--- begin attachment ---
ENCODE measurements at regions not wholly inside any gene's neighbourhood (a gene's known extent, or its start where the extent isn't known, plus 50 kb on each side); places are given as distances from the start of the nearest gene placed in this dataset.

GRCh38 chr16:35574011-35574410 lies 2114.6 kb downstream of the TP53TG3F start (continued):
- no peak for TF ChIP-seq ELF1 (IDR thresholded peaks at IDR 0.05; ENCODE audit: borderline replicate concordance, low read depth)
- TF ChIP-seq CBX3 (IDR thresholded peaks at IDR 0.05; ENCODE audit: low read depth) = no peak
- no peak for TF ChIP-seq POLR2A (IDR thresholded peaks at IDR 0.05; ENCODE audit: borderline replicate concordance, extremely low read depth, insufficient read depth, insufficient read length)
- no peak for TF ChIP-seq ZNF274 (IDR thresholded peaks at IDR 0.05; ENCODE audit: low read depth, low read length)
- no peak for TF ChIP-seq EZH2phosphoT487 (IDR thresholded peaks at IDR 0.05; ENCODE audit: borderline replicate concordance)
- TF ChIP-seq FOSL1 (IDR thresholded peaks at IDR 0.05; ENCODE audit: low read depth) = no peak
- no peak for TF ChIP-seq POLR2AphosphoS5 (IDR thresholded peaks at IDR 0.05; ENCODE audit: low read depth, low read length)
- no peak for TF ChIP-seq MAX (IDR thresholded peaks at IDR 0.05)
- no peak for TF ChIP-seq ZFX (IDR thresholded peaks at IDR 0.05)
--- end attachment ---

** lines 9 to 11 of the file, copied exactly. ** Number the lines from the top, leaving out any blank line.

- no peak for TF ChIP-seq POLR2AphosphoS5 (IDR thresholded peaks at IDR 0.05; ENCODE audit: low read depth, low read length)
- no peak for TF ChIP-seq MAX (IDR thresholded peaks at IDR 0.05)
- no peak for TF ChIP-seq ZFX (IDR thresholded peaks at IDR 0.05)